|Camera Shake Analysis of Birdman Video from Wired|
Turns out it was a hoax (see Dutch video on this page).
The guy, Floris Kaayk, claims to have spent eight months creating the fake video - so I guess we should believe him... (so you believe someone who has already once deliberately mislead you?)
At Wired.com the resident physics expert Rhett Allain did a very detailed analysis of the flying video (described here, chart at right). This involved estimating speed, analyzing camera shake, and so on.
No obvious fakery was discovered.
The hoaxer claims to have made and won awards for other similar videos. One on a fake disease Metalosis Maligna (which is believable up until about 2:30).
So I was taken in along by birdman with everyone else.
I still think that someone will figure this out someday - but obviously it won't be Smeets.
More interesting is why someone would spend eight months creating a fake video like this.
I suppose for generating a huge number of youtube hits or a lot of interest on Dutch television.
Certainly there are numerous humor outlets like the "Onion" that creates a variety of parody news casts.
One thing I don't understand is the idea of creating something as complex and detailed as this video was for essentially no purpose. The Metalosis video is much more like a classic parody for a couple of reasons.
For one thing the video clearly goes off the rails on believability around 2:30. Classic humor in that up to that point it focuses on reality: implants and disease. I, for example, have an implant, and would be interested in dormant bacteria and their effects on it.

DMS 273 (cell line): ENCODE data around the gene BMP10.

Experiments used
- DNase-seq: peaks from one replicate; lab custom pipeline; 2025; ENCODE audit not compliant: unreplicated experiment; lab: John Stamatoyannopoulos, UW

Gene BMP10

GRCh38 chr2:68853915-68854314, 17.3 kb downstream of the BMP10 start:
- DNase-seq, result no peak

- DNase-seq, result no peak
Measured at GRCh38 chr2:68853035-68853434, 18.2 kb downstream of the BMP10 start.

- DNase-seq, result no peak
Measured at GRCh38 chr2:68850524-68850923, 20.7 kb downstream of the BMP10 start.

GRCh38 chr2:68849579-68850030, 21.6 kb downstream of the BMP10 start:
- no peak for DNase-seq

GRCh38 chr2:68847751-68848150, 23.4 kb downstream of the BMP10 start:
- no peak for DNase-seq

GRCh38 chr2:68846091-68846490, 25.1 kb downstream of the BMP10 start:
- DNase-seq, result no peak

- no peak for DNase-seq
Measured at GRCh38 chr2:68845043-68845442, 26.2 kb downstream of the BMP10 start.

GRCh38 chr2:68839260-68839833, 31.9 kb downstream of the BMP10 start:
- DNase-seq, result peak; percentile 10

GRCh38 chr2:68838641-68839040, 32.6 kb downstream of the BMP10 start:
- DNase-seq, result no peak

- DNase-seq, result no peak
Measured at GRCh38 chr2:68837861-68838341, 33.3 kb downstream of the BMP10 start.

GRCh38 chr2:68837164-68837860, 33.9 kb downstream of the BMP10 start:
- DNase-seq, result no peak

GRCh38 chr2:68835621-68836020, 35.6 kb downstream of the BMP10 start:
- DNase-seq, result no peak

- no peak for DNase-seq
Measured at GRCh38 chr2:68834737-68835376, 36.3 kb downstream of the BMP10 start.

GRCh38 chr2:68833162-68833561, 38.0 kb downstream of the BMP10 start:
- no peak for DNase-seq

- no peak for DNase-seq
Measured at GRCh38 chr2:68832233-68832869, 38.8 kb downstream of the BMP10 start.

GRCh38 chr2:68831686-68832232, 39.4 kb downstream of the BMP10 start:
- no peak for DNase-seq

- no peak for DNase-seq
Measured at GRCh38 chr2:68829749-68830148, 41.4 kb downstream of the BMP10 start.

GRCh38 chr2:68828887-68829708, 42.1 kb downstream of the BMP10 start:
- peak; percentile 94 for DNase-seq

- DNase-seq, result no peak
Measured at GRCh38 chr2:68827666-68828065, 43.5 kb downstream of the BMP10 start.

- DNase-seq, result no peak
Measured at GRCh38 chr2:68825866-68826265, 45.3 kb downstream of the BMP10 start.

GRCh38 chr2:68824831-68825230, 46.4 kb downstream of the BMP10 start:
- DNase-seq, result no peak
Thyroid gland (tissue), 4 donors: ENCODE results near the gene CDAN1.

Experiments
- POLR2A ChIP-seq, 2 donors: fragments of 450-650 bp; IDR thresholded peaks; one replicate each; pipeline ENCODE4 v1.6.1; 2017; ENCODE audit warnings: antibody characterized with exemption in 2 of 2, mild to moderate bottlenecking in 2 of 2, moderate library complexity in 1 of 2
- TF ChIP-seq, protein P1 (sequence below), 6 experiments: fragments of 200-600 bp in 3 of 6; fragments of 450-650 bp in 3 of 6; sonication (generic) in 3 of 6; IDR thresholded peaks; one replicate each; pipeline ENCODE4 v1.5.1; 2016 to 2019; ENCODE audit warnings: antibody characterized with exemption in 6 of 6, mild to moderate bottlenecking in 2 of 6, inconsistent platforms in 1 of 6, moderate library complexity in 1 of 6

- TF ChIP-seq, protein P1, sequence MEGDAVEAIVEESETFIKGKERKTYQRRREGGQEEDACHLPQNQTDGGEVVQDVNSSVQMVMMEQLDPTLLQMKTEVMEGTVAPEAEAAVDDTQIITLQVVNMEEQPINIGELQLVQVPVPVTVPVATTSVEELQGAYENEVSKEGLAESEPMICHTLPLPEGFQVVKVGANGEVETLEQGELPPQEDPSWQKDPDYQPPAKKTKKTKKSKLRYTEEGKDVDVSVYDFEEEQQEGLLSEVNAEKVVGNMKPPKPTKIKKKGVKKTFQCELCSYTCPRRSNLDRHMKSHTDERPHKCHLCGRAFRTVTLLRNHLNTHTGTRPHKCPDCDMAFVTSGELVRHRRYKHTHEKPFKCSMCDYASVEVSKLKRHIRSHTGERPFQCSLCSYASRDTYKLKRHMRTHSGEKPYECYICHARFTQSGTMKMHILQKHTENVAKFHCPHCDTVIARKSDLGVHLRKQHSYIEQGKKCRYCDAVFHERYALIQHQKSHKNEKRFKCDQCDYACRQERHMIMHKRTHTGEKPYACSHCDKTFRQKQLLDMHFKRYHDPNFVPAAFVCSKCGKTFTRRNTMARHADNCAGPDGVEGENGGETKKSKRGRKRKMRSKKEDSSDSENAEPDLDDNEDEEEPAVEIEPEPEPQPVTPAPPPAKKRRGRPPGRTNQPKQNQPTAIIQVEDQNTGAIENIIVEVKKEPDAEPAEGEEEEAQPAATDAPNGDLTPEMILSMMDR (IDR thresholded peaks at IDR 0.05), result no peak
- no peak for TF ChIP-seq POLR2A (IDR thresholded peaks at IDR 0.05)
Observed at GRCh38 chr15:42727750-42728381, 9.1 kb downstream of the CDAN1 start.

But the images of the implant growing out of control and taking over the body are clearly ludicrous. So you are taken in by the plausibility of the basic assumption of the video only to led into the weeds as the preposterous aspect of what's later shown. The birdman video is somewhat different than this.
Certainly its possible to do what's shown. Since the backpack containing the "powered out-riggers" is never shown or discussed it leaves open the possibility its real.
I, for example, could go off to some horrific slum and create a video showing hopeless, destitute children being miraculously transformed into better circumstances through some means that was not clear. Poor starving little Suzy is now living in LA, has lots of friends and video games.
Would this video be "funny?"
Maybe, but more likely maybe not.
How would I feel finding out that the little children were not helped.
Such a project might show off my video/film making skill...
Similarly the Wright brothers could have gone to Kitty Hawk and made a fake flying video (or in those days I suppose a fake flying "newspaper story." Since others at the time were also interested in flight the story might be believed like the birdman story - its certainly plausible.
But would it be funny?
I suppose I am too pragmatic (maybe because I am a geezer) to see the humor in it.
Personally I would rather spend the eight months actually trying to make the flying machine than make someone believe I am doing it when I am not.
Short of a career as Joseph Gobbels or as a humor writer for TV I am not sure of the point unless he wants a job in University creating unreproducible research results as I described here: "Falsified Medical Studies the Norm."
And this is really my point for this post.
Today's "kiddies" seem to like the idea of creating the "impression" of something rather than the something itself. Its your fifteen minutes of fame so go for it.
Unreproducible research is a good example as is the birdman video. Imagine if instead it was some obscure science research for a PhD. Would someone really check the results? Would the purveyor go on TV an trumpet his success in creating a parody?
I doubt it.
Would they take their PhD - probably - as the linked article describes.
Very much unlike the Wright brothers.